Bow Of Seacor Power Raised, Moved To MARS
Donjon-SMIT, the salvage contractor charged with raising the wrecked lift boat Seacor Power and transporting it ashore, successfully raised the bow section of the vessel July 10 and moved it by barge to Modern American Recycling Services Inc.’s (MARS) facility in Houma, La.
The vessel capsized south of the Louisiana coast the afternoon of April 13 in severe weather. The Seacor Power was on its way from Louisiana’s Port Fourchon to a worksite on the east side of the mouth of the Mississippi River. Nineteen personnel were on board, including nine vessel crew members, two galley staff and eight oilfield workers. Six were rescued by good Samaritan and Coast Guard mariners. The bodies of six others have been recovered, while seven remain missing.
The National Transportation Safety Board (NTSB), which is investigating the incident, released a preliminary report May 18 that offered insight into the hours leading up to the accident. The Seacor Power, part of Seacor Marine LLC’s fleet of “jack up” boats, left from Port Fourchon about 1:30 p.m. the day of the accident. A weather forecast from 7 a.m. that day called for 9- to 12-knot winds and 3-foot seas that afternoon. However, as the vessel motored eastward, a squall brought more than 80-knot winds and 10- to 12-foot seas.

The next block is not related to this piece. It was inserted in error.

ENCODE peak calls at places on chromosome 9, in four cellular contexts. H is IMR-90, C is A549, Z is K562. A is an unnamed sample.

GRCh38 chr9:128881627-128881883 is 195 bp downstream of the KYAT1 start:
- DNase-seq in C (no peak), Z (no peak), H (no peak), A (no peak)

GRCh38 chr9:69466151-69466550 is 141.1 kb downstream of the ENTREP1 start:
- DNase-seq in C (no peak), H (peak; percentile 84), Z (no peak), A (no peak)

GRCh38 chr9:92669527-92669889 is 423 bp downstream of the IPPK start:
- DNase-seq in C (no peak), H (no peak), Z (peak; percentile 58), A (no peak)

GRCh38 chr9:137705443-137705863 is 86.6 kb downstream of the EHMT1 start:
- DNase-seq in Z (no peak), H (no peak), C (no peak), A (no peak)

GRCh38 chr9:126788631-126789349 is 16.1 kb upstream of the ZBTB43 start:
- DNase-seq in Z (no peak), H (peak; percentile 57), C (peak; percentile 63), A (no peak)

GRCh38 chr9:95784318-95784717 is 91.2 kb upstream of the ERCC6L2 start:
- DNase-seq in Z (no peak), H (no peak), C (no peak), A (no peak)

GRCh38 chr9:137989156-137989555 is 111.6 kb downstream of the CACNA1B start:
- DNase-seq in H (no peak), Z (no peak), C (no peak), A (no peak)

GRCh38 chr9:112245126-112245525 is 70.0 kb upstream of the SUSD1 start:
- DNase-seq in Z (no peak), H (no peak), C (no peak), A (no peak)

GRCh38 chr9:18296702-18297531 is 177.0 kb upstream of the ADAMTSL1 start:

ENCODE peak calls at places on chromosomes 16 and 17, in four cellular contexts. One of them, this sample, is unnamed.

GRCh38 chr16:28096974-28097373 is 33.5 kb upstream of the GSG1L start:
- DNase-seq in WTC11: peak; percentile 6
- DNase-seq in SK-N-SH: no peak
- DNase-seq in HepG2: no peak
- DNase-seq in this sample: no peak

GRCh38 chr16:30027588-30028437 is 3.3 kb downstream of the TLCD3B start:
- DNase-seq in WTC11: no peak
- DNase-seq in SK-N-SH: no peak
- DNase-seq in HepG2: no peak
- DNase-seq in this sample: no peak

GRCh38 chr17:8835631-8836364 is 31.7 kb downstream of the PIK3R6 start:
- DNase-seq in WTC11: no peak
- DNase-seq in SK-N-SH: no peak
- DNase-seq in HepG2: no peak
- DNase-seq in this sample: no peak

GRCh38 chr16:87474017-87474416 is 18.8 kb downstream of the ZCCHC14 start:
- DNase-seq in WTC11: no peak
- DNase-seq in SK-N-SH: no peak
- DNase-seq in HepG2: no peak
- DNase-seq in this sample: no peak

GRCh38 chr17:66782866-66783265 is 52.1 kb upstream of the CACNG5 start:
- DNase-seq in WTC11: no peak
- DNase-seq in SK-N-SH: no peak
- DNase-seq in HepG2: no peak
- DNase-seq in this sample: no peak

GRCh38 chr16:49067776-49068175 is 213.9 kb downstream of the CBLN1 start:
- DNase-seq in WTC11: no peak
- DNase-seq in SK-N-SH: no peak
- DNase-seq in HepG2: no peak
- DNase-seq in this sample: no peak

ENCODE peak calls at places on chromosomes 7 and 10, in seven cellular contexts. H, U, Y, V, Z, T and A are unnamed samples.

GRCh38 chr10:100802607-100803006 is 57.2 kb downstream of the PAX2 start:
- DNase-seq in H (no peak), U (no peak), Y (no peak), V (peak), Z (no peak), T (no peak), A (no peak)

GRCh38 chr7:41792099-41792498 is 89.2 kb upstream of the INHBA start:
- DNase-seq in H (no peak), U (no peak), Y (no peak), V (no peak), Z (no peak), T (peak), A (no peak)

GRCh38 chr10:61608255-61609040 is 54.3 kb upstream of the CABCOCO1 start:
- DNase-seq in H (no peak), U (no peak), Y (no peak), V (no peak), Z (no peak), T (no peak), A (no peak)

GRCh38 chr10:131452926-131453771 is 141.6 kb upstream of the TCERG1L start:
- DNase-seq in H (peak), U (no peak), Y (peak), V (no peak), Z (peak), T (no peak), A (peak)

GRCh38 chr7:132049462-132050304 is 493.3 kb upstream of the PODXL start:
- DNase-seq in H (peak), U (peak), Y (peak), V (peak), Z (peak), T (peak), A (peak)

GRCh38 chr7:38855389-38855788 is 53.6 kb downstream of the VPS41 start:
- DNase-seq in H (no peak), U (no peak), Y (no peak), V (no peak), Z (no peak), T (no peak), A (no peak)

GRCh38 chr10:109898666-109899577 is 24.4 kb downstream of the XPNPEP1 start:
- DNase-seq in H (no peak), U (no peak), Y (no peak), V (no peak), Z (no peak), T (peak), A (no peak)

“Visibility dropped, and the winds increased significantly,” the NTSB stated in its preliminary report, “so crew decided to lower the Seacor Power’s legs to the seafloor to hold the vessel in position until the storm passed. When the legs began to descend, the crew member at the helm attempted to turn the vessel into the winds.”
Before that maneuver was complete, winds overwhelmed and capsized the vessel.
The Coast Guard and a fleet of commercial vessels battled severe weather April 13 and in the days that followed in an attempt to locate missing personnel. Official rescue efforts went on until sundown April 19, with volunteers continuing to search the area in the days that followed.
The removal of the bow section of the Seacor Power is just the latest step in a multi-phase salvage effort. Offshore, salvage crews are conducting acoustic surveys of the stern and accommodation sections of the vessel, which will inform the rigging configuration for removing the stern section. Once the stern is moved ashore, crews will focus on raising and removing the accommodations section.
The Coast Guard continues to enforce a safety zone extending one nautical mile around the site of the wrecked Seacor Power. In addition, the Federal Aviation Administration has established flight restrictions covering a 5-nautical-mile radius and a 2,000-foot minimum altitude.
“These restrictions are in place to ensure the safety of salvage crews working at the wreckage site and the MARS Inc. facility, as well as boaters who could place themselves in danger by transiting through an active work site where debris and other underwater obstructions such as anchor wires, mooring ropes and navigational buoys may be present,” the Coast Guard said.